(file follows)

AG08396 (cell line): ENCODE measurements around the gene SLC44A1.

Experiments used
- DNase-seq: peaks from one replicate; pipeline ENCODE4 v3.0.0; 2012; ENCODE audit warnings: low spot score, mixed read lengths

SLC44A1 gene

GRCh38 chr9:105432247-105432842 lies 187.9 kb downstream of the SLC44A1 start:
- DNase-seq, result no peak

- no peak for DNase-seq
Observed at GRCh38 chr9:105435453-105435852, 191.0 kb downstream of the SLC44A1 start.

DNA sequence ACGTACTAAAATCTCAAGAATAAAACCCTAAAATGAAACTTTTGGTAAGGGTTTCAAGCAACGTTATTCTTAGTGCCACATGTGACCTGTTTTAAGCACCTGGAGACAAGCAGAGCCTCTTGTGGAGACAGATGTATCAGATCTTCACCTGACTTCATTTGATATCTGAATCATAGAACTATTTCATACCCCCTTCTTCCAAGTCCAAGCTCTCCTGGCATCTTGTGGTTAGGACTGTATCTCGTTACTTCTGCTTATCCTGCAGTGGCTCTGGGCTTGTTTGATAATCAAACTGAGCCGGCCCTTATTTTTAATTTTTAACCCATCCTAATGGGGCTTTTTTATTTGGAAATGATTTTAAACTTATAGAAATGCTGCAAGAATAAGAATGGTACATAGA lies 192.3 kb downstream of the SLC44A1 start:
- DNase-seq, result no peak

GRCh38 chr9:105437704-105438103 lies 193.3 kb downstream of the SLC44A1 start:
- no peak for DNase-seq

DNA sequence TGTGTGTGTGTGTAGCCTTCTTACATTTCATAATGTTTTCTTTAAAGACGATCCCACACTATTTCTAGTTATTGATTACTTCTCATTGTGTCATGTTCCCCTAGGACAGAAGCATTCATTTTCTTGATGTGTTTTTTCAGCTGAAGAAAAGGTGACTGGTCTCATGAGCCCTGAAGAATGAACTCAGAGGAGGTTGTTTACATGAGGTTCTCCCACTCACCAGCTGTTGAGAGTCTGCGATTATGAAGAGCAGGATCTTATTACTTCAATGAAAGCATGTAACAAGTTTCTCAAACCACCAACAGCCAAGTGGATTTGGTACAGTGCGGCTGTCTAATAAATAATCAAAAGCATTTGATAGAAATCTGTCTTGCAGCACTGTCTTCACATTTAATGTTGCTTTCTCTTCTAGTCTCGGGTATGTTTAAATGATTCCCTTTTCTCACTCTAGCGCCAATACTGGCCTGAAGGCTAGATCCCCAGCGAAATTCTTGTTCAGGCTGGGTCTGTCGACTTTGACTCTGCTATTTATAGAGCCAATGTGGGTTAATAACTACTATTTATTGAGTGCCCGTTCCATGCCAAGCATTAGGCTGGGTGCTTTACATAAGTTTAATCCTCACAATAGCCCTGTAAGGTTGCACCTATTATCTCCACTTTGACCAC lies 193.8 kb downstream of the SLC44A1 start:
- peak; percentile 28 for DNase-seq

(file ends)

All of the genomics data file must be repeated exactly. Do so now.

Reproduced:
AG08396 (cell line): ENCODE measurements around the gene SLC44A1.

Experiments used
- DNase-seq: peaks from one replicate; pipeline ENCODE4 v3.0.0; 2012; ENCODE audit warnings: low spot score, mixed read lengths

SLC44A1 gene

GRCh38 chr9:105432247-105432842 lies 187.9 kb downstream of the SLC44A1 start:
- DNase-seq, result no peak

- no peak for DNase-seq
Observed at GRCh38 chr9:105435453-105435852, 191.0 kb downstream of the SLC44A1 start.

DNA sequence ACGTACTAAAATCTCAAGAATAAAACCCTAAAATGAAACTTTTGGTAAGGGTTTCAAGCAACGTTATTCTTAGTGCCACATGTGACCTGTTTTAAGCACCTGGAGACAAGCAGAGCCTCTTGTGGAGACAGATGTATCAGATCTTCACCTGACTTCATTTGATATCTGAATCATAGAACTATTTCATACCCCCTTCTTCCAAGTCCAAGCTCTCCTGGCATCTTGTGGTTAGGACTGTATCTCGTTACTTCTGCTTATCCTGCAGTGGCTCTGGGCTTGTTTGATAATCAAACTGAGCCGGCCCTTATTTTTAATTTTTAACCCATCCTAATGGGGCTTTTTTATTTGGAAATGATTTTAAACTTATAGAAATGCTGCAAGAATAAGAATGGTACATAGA lies 192.3 kb downstream of the SLC44A1 start:
- DNase-seq, result no peak

GRCh38 chr9:105437704-105438103 lies 193.3 kb downstream of the SLC44A1 start:
- no peak for DNase-seq

DNA sequence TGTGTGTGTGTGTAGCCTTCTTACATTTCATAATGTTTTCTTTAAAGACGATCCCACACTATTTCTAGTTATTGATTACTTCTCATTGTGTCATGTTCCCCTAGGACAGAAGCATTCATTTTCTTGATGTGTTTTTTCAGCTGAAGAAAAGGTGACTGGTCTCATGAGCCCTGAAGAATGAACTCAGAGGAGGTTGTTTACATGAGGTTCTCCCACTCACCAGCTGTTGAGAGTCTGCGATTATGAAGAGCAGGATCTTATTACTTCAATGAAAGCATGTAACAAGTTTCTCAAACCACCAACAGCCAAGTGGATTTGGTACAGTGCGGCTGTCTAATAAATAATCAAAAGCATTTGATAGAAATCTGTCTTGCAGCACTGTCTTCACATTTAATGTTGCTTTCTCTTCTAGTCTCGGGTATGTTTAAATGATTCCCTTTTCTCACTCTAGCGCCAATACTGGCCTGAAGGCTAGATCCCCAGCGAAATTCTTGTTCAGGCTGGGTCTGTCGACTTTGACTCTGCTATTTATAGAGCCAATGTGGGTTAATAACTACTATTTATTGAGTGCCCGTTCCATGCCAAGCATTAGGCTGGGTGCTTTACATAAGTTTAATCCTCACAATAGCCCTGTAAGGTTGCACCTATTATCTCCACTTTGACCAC lies 193.8 kb downstream of the SLC44A1 start:
- peak; percentile 28 for DNase-seq